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Chicane came the Chicane Movement, also known as II Environment. Because to be Chicane meant you were in De aqua in De all, neither from here nor from there. To be Chicane meant you were a citizen of the United States struggling for equality as a Mexican-American. El Movement was mainly caused by hope of better equality in education and political representation. “Chicanes were trapped at the bottom of the educational ladder in a system that ignored distorted and degraded their culture, heritage, language and history” (Lillian).

Wanting a better future in education, Chicanes hoped to fix the high drop out rate that was badgering the Los Angels Schools. In order to fully understand, it is vital to point out the importance of education for Chicane youth not only during the heart of the movement, but its evolution and how its importance is still relevant today. One of the basic propositions for the mixture of the Chicane Movement was economic change and the only way to achieve that was through driving home the importance of education for all Chicane youth.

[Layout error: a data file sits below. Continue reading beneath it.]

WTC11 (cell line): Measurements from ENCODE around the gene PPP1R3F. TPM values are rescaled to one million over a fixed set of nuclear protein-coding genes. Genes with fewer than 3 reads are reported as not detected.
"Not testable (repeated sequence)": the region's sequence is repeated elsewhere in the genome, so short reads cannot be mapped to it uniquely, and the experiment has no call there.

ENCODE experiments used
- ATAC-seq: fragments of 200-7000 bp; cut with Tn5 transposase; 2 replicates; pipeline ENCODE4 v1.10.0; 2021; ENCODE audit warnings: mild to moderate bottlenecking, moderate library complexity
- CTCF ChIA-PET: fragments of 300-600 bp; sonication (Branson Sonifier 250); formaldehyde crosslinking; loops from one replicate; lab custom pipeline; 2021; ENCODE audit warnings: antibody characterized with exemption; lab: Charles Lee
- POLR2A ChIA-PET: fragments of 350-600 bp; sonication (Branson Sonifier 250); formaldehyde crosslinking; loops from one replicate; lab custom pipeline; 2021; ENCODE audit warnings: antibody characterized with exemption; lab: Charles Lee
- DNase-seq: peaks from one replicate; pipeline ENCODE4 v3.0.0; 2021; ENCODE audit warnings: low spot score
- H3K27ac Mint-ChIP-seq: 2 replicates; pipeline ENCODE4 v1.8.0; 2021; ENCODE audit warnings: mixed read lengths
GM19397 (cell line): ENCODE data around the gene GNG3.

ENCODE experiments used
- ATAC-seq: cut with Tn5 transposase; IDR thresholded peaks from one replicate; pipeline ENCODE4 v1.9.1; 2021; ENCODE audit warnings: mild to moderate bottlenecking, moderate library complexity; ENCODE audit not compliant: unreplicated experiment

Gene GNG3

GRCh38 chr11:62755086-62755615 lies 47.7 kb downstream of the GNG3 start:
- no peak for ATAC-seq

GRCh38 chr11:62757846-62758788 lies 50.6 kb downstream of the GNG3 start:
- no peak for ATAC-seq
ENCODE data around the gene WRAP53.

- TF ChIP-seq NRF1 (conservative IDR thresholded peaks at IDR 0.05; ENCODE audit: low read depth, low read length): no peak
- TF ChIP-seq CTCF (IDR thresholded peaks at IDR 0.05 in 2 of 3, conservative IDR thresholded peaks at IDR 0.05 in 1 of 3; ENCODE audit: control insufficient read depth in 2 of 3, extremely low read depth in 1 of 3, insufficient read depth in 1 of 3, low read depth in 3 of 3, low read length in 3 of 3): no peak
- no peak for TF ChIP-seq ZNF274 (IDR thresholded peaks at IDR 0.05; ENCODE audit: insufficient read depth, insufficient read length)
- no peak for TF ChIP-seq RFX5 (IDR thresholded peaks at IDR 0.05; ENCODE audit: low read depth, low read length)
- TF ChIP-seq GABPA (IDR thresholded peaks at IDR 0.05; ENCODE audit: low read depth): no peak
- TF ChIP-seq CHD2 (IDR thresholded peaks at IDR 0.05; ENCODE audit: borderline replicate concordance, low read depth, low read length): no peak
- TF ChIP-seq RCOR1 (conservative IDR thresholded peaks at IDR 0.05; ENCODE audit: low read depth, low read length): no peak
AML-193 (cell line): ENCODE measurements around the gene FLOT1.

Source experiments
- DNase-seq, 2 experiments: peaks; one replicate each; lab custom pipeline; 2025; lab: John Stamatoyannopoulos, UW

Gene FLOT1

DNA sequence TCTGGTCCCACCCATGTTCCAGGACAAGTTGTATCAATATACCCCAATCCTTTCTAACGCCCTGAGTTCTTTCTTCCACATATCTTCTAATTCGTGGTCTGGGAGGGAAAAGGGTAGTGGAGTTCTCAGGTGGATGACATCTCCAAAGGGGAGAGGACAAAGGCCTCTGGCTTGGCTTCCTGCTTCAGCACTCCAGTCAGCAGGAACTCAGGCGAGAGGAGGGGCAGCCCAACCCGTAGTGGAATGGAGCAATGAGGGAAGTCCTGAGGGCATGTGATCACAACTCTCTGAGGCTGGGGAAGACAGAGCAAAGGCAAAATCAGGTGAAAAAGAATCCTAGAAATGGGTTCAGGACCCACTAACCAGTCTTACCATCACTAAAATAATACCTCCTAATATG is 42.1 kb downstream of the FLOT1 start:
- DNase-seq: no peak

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In order to get a better understanding of the educational difficulty, a brief history of the movement would give a better perspective for a richer understanding of what exactly the Chicane youth were asking for. Before the U. S. Supreme Court outlawed school desegregation in the Brown v. Board of Education decision of 1945, California Chicanes had challenged educational discrimination” (Five Views). This Supreme Court Case banned schools from segregating students based on their skin color and was called unconstitutional. Racism and segregation pierced through the heart of Los Angels in the 196(Yes.